Can you read a person like a book? A character that saunters into your path where suddenly your head snaps up and a part of you comes to attention? I know that feeling. It can happen in what we might call the natural world or in those so many of us live in as we create novels of all genres.
Characters have a certain way of speaking, of cracking a line, of giving the eye that causes us to lean in a little closer and listen to the story that is about to be told.
Recently when author friend Shellie Rushing Tomlinson and yours truly hit the road in search of story we discovered one at every turn. We also encountered a few characters along the way. One of the most memorable being the one and only Mr. Jack Reed of Tupelo's well known Reed's Gumtree Books. He decided to pull up a chair and captivate us with some true tales of the business, of the things his seen come and gone, and how staying young at heart and having hero's is real important to living a good, long life.
I think if we hadn't had another book event in Nashville we would still be there, trying to get just one more antidote out of the man that was full of them. Overflowing he was. But here's the thing. Shellie and I were both ready to talk about ourselves, our radio shows, to interview other customers, and, yes, even each other but when Mr. Reed walked in it was all over. And we both knew it, too.
When a character comes calling you have to have your listening ears on. Pricked up high. So that suddenly a bonifide whistler of a man comes waltzing through the back door of your mind, you have to just decide whatever that other thing was - it can wait. That blind snake milker living down in those swamps - oh, yes, there's a story there that woman longs to tell. That old woman rocking and reminising. That baggy man shuffling his shoes in the dirt of wasted dreams. Here's the deal American Idol will be there next week. That list of things to do to get published - one more day. All those unopened bills, well - if your staring down cutoff day - give it an hour. And give that character their due while their willing to talk. Just like we did Mr. Reed.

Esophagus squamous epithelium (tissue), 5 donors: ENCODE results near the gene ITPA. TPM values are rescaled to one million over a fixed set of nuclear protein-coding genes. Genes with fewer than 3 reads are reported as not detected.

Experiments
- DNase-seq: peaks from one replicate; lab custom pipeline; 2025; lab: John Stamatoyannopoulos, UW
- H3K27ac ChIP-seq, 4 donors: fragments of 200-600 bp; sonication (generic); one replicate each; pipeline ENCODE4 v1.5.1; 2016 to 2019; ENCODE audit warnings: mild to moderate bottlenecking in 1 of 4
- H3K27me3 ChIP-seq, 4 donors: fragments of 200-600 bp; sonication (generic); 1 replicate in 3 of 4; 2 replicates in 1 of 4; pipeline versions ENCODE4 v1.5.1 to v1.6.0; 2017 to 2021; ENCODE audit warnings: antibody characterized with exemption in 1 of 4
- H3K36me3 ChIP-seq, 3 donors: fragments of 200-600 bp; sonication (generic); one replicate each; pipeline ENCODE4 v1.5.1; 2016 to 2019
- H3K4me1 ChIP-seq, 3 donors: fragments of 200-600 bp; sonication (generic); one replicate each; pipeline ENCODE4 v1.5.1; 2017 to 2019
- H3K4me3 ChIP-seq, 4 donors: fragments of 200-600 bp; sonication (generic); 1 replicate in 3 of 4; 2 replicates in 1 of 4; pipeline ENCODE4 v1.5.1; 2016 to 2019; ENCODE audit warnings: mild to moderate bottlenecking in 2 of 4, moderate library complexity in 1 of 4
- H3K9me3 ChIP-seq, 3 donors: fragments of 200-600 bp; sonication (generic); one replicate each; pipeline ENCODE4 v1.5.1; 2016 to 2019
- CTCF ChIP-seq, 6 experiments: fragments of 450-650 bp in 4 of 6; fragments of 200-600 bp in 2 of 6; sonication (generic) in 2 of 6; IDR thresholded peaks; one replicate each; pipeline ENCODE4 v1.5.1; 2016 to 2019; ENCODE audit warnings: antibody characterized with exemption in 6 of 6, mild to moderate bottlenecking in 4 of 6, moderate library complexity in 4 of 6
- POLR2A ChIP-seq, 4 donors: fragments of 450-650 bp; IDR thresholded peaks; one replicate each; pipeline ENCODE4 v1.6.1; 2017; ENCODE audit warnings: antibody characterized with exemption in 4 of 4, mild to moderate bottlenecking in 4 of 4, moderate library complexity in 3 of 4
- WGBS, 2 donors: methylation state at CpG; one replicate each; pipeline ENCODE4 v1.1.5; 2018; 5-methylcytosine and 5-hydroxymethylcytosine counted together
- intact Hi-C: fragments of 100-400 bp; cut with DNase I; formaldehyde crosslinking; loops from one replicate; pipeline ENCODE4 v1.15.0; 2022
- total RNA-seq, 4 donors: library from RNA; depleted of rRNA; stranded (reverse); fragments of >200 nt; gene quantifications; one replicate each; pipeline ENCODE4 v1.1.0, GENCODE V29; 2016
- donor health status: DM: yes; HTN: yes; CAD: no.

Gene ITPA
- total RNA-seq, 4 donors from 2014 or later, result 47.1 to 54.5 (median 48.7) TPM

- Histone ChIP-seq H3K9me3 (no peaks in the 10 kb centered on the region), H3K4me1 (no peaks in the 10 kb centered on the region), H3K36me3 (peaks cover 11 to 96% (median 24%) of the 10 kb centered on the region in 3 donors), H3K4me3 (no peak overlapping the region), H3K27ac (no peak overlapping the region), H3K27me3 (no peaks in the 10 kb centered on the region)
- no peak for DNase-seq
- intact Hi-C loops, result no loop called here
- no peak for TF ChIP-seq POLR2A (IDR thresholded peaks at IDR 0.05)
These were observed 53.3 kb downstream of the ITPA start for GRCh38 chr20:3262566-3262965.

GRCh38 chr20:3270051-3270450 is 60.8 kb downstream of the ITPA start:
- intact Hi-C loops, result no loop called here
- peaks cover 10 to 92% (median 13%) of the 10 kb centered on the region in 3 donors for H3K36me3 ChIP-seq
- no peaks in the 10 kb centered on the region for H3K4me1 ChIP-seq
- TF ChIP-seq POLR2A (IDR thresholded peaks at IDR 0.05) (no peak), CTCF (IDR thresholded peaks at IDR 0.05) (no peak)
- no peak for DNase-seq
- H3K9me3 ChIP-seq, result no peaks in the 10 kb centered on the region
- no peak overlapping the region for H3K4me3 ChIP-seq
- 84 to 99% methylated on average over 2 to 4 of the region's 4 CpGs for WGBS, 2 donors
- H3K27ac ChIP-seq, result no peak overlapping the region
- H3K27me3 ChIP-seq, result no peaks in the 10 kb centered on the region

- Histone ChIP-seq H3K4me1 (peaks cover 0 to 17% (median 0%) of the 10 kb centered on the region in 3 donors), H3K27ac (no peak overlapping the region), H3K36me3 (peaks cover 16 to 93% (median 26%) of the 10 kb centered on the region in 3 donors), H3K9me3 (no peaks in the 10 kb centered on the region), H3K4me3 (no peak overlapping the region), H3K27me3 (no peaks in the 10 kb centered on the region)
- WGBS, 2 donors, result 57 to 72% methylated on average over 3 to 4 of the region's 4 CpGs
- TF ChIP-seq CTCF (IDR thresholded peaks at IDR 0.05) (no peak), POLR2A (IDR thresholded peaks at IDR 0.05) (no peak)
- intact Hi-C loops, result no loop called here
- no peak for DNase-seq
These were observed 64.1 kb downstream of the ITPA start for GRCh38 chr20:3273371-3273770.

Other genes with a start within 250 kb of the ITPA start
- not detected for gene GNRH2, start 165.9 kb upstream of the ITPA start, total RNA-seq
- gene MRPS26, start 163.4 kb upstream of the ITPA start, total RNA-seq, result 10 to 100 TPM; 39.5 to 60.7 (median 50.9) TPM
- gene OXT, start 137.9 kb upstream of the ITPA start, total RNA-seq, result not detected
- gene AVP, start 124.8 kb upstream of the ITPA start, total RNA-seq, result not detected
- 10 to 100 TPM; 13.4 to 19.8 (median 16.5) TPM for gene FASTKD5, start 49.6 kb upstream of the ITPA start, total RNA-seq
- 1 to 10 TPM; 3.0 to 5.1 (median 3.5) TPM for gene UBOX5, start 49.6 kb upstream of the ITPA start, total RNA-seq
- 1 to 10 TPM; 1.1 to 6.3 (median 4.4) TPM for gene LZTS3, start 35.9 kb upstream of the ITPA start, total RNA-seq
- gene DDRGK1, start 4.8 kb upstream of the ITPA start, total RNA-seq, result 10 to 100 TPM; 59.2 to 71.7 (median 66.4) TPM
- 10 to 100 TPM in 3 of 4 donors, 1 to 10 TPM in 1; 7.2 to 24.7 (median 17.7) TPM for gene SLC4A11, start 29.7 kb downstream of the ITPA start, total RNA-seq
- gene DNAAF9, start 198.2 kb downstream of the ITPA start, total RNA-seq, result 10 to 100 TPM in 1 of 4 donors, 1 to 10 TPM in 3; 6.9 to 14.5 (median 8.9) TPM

Because the fact is -
We don't know when that opportunity will roll its way around again if ever. I've lost a few good characters in my life. Some to the wicked wracked out strange tragidies. Some with faces so young they are now immortal. Some just to the ever moving hands of time. I never felt as though I had captured any of them, spent enough time with them, listened to enough of their stories.
I feel the same way about the characters who have been knocking on my door, well, now nigh for a decade. One with a foot stomping impatience waiting for her story to be told. And yet, I've been writing and living and running and puttering - in other words living this big old, wonderful, messy life. But - those characters - they tell me time is not waiting for me to set aside my precious hours in neat packages to listen to them.
No more than real folks do in this real, natural world of hours. Babies don't want for us to slow down before they grow up, lovers don't wait for us to make time for one more dance, grandparents don't wait to tell us one more story before they go.
It's up to us. Purveyors of characters such as we are. Storytellers, story seekers, greedy story grabbers one and all.
Here's to all the wild, wooly, wonderful characters in this life and from beyond the page who dare to inhabit our worlds and in the process give us half a fighting chance to capture a moment of their light.
River Jordan is a Storyteller. She lives in Nashville with her husband and their big, white, lap dog where she also produces a weekly radio program on Radio Free Nashville 107.1fm. She is captivated by the new book cover of The Miracle of Mercy Land (Random House/Waterbrook) due out September 7, 2010. For more information on the author, her work, and the radio program visit http://www.riverjordan.us